In a recent article, Health Day reporter Amy Norton posited that maybe, just maybe, the global rise in attention deficit hyperactivity disorder may be due to us adults having “unreasonable expectations of young children,” just as researchers have been noting.
Indeed, by mid-2000, 58% of our littlest ones found themselves in full-day preschool programs vs. just 17% back in 1971. At the same time, their parents keep focusing on reading and number learning every chance they get.
Not so, however, in “the good old days” when it was rare for a children to be enrolled in nursery school. Instead, most spent those formative years at home with their moms, playing and honing their social skills. Such learning was then reinforced in kindergarten–and usually just half-day kindergarten, at that, with classrooms filled with role playing centers, easels, sand boxes, and even a piano.
Nowadays, though, says veteran kindergarten teacher Anne Stoudt, “Kindergarten is now first grade, and first grade is now second grade. It used to be normal for first graders to still be learning to read. Now, the handful of kindergartners who aren’t reading by the end of the year are considered behind.”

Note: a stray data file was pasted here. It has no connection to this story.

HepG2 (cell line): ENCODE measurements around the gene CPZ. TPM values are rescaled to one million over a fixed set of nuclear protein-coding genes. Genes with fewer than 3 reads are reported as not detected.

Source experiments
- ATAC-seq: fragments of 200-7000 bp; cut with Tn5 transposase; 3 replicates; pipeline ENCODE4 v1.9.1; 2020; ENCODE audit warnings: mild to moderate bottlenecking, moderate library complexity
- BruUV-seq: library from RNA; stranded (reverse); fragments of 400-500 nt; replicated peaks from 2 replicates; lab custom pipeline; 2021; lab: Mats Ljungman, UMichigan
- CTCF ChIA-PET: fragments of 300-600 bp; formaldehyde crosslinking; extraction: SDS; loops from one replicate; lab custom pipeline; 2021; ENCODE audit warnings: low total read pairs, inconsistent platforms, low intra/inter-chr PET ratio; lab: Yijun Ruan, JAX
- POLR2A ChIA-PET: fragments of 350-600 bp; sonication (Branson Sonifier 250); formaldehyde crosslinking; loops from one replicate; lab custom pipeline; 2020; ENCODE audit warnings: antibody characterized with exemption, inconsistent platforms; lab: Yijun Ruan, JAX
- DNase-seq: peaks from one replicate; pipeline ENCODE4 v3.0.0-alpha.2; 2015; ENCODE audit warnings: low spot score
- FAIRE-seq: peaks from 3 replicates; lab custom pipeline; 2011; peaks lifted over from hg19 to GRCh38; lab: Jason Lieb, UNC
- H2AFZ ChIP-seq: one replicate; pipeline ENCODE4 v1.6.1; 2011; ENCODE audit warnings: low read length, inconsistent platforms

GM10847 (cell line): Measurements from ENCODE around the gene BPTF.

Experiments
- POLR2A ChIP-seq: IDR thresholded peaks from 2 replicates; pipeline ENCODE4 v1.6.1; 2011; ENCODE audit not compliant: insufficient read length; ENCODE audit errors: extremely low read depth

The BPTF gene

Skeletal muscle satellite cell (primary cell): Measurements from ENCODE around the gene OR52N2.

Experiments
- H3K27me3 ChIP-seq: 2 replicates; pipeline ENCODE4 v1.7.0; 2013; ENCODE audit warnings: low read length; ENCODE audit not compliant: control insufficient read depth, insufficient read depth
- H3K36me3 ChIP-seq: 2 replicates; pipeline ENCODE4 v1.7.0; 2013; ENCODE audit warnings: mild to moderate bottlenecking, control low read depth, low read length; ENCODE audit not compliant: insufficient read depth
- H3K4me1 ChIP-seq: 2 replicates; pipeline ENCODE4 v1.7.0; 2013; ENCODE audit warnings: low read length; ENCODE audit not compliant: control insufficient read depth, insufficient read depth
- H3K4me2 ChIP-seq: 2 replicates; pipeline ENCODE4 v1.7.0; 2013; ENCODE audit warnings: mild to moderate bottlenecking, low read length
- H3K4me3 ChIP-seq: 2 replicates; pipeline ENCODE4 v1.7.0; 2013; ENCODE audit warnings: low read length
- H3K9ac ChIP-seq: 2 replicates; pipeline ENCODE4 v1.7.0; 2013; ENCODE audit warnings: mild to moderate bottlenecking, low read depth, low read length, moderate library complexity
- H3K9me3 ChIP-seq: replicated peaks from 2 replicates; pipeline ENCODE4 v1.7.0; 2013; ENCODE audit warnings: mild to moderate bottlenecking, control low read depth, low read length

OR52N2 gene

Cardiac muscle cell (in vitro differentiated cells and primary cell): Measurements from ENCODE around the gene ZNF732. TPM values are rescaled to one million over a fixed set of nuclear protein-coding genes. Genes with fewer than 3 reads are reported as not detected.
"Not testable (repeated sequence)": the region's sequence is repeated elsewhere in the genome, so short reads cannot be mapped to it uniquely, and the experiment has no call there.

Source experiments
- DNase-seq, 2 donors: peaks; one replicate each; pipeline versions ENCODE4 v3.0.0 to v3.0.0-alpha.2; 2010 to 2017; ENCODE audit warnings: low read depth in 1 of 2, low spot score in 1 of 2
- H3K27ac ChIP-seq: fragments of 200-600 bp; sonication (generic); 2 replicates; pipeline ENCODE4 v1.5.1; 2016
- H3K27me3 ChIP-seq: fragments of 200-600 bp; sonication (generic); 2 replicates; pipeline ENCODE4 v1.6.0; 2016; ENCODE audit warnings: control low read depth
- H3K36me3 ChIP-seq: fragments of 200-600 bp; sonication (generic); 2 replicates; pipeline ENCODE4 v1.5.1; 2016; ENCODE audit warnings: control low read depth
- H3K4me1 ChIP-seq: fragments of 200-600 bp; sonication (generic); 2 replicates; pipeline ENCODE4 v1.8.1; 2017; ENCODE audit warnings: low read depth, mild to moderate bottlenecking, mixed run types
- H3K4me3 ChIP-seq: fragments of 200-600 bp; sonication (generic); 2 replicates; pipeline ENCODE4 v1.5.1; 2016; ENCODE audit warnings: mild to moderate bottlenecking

In fact, 30 years ago, just 5% of little kids could read, whereas in many places today that figure stands at 90%. Plus, most districts across the country have switched from half-day to all-day kindergarten–and add a bit of homework, too, on top of those seven or so hours in school.
At the same time, politicians across the country are calling for, if not demanding, universal preschool, but to what end? The stated purpose, of course, is so no child gets left behind and America stays ahead.
Nevertheless, the CDC is finding that about 11% of our 4- to 17-year-olds have been diagnosed with ADHD. Oh, and by the way, despite all the academic pressure imposed on our youngest and on through the grades, the Education Trust finds that just 8% of our high school seniors complete a curriculum that prepares them for college and/or the workplace…
Think this is progress? Think again.
Clearly said, Carol. I loved your sentence, “The stated purpose, of course, is so no child gets left behind and America stays ahead.” It doesn’t sound like it’s working very well.